“Plumbing needs to be recognised
as an engineering discipline and
a plumbing skills and knowledge
‘Plumbers should be
the first port of call’
The 34th Annual Lecture of The Worshipful Company of
Plumbers centered on issues such as sanitation, water
shortages, climate change, water quality and the vital role
today’s plumbers have to play. HPM editor, Tim Wood, reports.
When British Medical Journal
(BMJ) readers were asked to
name the greatest medical
advance since 1840, sanitation
came top of the list. More than 11,300
readers chose the ‘the sanitary revolution’
as the most important medical milestone
since BMJ first published, eclipsing
even the discovery of antibiotics and the
development of anaesthesia.
The importance of achieving adequate
sanitation and hygiene for all was just one
of many issues discussed by Professor Malo
Rao, senior clinical fellow at the Imperial
College in London, last month.
The WaterAid trustee was speaking at the
Royal College of Physicians, having been
invited to give the 34th Annual Lecture by
The Worshipful Company of Plumbers.
The Professor began by revealing that
the UN agreed 17 sustainable development
goals (SDGs) in 2015, with the purpose to
end poverty, improve the lives of the poor
and transform the world by 2030. Goal
six is to ensure availability and sustainable
management of water and sanitation for all.
An estimated 89% of the world has clean
water in or near home, but for too many
water is becoming increasingly scarce
Professor Rao revealed that more than
60% of humanity lives in areas of water
stress, which leaves 844 million with long
journeys for clean water or dependent on
contaminated wells, rivers and ponds.
Offering Cape Town as an example,
Professor Rao explained that, despite
being one of the wealthier countries in
the world, the coastal city in South Africa
was experiencing its worst drought for a
century. It begged the question: Could 2018
be remembered as the year when the first of
the world’s great cities ran out of water?
Professor Rao intimated that the UK was
not going to escape the lack of water issue?
“The UK is commonly perceived as wet,
but population density is high, rainfall
varies across the country,” she said.
“For each person, relatively little water
is available and the South East and East
of England is already facing increasing
demand on finite supply.
“Our water intensive lifestyles, we use
up to 150 litres per day, leaves less for
wildlife and the environment and this is
Professor Rao then discussed whether
climate change was responsible for too
much water in the UK.
“Six of the seven wettest and eight of the
warmest years on record have been seen in
the UK since 2000,” she said.
“We have seen the largest loss of essential
services since World War II.
“The floods in England, which saw
13 people die, were ranked as the most
expensive in 2007 of the 200 floods
experienced globally that year.
“In January 2014, a major incident in
Somerset resulted in 600 homes being
flooded and communities cut off, while
17,000 acres of land lay underwater. People
were not only left scared, but angry too.”
Professor Rao highlighted that the risks
to water quality, were not limited to the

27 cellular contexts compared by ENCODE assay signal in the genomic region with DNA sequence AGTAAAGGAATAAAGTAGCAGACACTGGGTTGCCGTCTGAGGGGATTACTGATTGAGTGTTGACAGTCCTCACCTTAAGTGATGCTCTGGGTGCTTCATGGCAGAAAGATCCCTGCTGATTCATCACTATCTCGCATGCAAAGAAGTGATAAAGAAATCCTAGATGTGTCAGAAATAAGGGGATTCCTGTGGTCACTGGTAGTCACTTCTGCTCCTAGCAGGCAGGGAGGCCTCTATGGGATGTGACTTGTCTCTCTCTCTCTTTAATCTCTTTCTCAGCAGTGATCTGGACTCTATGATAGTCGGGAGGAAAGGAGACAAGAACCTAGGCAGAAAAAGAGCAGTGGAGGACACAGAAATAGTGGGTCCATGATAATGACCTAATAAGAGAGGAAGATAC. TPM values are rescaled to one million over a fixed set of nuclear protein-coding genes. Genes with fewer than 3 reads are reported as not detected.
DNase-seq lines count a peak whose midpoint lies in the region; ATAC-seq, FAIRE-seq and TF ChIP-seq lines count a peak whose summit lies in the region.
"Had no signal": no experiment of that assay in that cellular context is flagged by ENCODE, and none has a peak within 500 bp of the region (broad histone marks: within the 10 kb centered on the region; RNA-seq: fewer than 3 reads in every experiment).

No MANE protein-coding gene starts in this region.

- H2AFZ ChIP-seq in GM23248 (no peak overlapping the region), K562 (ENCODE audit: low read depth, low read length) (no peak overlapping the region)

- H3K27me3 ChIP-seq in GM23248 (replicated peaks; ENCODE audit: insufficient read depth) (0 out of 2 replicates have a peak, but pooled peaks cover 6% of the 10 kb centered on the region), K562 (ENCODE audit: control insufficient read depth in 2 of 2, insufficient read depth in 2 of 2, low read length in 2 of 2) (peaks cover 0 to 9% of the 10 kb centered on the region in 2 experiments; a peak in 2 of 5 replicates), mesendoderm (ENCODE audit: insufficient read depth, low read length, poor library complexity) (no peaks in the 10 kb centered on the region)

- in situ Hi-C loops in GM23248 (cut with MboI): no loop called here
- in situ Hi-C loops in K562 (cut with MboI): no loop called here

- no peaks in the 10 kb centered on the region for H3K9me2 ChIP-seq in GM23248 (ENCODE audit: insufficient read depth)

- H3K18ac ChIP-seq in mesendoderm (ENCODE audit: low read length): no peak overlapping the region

The World Plumbing Council (WPC)
reports on risks from; ageing plumbing
infrastructure; exposure to toxins such as
lead and asbestos; waterborne diseases such
as legionella and new risks from products
such as plastics.
So what role could everyone play to
achieve the UN’s SDG6?
“Water, sanitation and hygiene are global
challenges,” said Professor Rao.
“It’s everyone’s responsibility, everyone’s
business and everyone’s opportunity to
unite, and help make a difference. We
need to foster collaborations to enhance
framework is needed”
Professor Rao gives her enthralling lecture
Professor Rao proposed a number of
options for action.
“We need a stronger voice at the
international, national and regional top
tables,” she said, “and we need the WPC to
unite the world plumbing industry for the
benefit of all.
“We also need to look at funding. Over
80% of countries have insufficient finance
to meet national water, sanitation and
Professor Rao said it was possible to set
up companies that could make a difference
to the lives of people across the globe.
“In 1981, the UK water industry founded
WaterAid and that is now an £80 million
a year organisation with a presence in 34
countries,” she added.
Professor Rao believes any competent
plumber has a vital role to play:
• to design, install and maintain drinking
water supply and waste removal systems
• to manage the health and financial risks
associated with plumbing
• to help conserve limited supplies of safe
“Plumbing needs to be recognised as
an engineering discipline and a plumbing
skills and knowledge framework is needed,”
“We need to address the challenges of
skills shortages, advancing technology and
an industry-perceived lack of continuity
from education and training to the world
“Together, we can make a major
difference through our advocacy and
a refreshed and renewed approach
to training, regulation, practice and
Professor Rao finished her lecture by
referring to a quote from the World Health
Organisation: ‘Plumbers are the most
important frontline health workers round
“They are the first port of call, not the
doctor,” she concluded.
*For the full presentation including all of the
citations and sources used, visit:
18 Heating & Plumbing Monthly | JUNE 2018 | www.hpmmag.com